Also, might have your PC do blood tests for Thyroid (T3, T4) as well as vitamin D. They say Vit D is always low in Myco infected people. My PC likes to see Vit D around 80. Mine was 15 and that was after supplementing 10,000 IU per day for a month or 2 prior. Your vitamin D should be liquid, not capsule and should have Vitamin K in it as well. D is actually a hormone and is supposedly better absorbed when taken at night.
    Hope this helps someone.

  37. Posted by Myname on September 15, 2016 at 12:49 am

    I love this post. Does this help stop dissociation and the parts in conflict?

  38. We need to integrate past trauma and our stuck parts

    This is one way to heal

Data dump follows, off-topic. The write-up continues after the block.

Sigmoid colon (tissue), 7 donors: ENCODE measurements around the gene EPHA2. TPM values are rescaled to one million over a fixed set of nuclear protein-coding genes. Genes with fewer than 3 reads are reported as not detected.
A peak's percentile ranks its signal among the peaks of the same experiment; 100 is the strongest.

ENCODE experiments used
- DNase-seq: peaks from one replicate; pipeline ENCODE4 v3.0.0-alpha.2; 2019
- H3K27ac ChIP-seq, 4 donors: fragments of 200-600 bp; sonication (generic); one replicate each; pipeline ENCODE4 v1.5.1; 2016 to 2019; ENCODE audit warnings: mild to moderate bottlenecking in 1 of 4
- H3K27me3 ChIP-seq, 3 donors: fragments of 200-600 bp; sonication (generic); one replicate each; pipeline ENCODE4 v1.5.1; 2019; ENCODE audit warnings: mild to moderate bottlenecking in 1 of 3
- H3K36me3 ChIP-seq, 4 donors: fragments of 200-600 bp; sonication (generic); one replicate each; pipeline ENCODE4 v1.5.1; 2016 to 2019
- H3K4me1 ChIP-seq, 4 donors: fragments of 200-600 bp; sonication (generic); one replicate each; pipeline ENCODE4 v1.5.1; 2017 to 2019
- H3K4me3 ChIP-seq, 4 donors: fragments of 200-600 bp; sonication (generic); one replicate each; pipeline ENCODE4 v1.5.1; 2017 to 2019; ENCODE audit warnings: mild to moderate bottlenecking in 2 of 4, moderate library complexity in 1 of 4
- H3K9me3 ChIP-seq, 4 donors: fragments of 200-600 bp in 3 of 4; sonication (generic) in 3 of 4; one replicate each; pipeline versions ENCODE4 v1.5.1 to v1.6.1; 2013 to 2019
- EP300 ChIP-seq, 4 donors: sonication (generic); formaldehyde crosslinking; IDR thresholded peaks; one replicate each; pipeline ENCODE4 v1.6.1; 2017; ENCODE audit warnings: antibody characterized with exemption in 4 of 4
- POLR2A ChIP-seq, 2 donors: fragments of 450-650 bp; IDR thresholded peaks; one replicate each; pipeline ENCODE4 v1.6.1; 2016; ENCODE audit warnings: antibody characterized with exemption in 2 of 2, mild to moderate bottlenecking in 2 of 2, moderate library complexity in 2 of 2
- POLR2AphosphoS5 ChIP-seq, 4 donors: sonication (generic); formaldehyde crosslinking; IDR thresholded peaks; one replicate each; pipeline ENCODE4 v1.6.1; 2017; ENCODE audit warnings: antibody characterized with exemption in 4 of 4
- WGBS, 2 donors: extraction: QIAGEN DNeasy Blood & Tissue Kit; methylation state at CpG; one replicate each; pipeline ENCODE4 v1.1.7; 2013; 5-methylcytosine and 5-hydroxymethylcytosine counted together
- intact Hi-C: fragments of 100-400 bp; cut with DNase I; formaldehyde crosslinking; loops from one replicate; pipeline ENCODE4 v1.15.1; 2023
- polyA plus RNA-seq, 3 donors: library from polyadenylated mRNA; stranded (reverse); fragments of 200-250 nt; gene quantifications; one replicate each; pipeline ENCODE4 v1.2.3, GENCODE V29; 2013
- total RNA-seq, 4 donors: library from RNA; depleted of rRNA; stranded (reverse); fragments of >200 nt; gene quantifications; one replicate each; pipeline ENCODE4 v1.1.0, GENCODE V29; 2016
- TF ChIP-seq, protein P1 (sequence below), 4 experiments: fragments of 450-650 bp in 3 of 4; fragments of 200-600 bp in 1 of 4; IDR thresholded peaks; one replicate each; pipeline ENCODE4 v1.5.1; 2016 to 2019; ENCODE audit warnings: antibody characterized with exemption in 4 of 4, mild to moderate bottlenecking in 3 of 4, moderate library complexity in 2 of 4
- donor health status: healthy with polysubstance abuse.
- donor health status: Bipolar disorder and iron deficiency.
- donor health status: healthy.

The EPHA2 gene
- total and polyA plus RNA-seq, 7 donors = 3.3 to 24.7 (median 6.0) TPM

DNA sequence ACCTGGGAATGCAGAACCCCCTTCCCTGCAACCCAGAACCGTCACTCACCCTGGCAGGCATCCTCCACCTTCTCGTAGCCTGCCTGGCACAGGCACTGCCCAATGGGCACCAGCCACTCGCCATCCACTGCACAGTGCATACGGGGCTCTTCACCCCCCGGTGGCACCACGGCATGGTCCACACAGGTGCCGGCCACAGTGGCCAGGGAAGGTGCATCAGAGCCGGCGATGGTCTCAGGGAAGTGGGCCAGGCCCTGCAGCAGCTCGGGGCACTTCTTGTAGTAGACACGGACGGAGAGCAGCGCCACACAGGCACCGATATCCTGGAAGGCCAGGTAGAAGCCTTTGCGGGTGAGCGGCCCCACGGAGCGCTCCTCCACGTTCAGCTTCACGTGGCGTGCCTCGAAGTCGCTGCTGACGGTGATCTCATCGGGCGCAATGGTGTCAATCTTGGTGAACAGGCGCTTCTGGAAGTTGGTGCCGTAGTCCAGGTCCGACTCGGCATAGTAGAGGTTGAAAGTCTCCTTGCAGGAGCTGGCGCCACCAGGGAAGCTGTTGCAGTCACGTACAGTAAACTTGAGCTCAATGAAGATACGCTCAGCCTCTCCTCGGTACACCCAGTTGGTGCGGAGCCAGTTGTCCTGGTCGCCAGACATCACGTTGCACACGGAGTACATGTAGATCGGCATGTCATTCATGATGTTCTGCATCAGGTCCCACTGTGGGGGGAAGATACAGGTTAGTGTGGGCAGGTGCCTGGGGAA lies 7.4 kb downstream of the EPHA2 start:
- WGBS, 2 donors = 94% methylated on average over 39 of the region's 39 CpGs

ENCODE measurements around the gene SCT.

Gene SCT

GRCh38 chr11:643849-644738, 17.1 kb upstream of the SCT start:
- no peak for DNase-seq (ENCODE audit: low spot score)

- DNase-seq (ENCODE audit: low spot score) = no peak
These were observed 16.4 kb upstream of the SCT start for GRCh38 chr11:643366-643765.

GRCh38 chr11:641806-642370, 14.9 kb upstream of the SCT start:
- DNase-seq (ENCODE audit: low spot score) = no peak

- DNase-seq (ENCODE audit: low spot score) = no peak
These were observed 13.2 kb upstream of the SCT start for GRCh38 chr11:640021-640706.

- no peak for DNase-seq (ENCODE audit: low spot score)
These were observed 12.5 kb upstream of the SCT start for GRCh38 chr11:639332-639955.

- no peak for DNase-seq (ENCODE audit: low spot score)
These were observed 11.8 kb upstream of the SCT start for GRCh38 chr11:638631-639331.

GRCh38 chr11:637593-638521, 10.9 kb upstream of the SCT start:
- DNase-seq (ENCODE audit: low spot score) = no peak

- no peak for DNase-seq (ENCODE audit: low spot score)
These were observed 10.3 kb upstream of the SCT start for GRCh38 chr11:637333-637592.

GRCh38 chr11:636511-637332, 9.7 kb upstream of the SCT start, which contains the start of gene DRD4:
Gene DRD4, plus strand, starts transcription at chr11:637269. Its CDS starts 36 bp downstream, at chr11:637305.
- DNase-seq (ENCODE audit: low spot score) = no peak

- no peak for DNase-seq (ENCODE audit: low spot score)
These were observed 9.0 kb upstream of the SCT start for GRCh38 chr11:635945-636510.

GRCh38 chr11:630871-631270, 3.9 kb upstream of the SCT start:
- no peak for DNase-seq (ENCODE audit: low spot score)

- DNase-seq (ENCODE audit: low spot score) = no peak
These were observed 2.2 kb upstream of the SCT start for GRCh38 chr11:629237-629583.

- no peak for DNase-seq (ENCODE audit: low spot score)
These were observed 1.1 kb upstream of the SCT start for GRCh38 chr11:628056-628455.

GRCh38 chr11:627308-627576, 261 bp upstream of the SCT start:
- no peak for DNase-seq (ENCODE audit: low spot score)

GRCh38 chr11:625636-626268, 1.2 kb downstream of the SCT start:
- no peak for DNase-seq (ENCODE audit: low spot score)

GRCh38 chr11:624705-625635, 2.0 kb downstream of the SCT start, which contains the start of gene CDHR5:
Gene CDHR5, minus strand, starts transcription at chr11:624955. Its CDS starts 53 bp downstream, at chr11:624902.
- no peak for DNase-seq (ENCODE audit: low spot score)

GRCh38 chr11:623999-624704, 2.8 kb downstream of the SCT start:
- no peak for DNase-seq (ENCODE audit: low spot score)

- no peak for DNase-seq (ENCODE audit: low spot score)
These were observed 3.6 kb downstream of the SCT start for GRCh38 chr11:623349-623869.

39. What is the breathing track? I like your words and understand most of it- but for me there was some missing info; like how you structure your breath work!? Cheers

  40. The Breathing track is the infinity shaped model, a continuum of the four parts of the breath. Inhale,pause, exhale, pause complete one cycle of the breath.

    https://ptsdawayout.com/2012/10/26/a-new-film-from-the-studios-of-my-back-jacuzzi-parlor/

    Our goal is to focus on the breath with specific, intense focus as thoughts release and flow on by quickly. We desire to reach a stage where thought has cleared and we are present in a heightened awareness of now.

    It takes a mere 15 minutes plus some application during the day to make major changes in your life.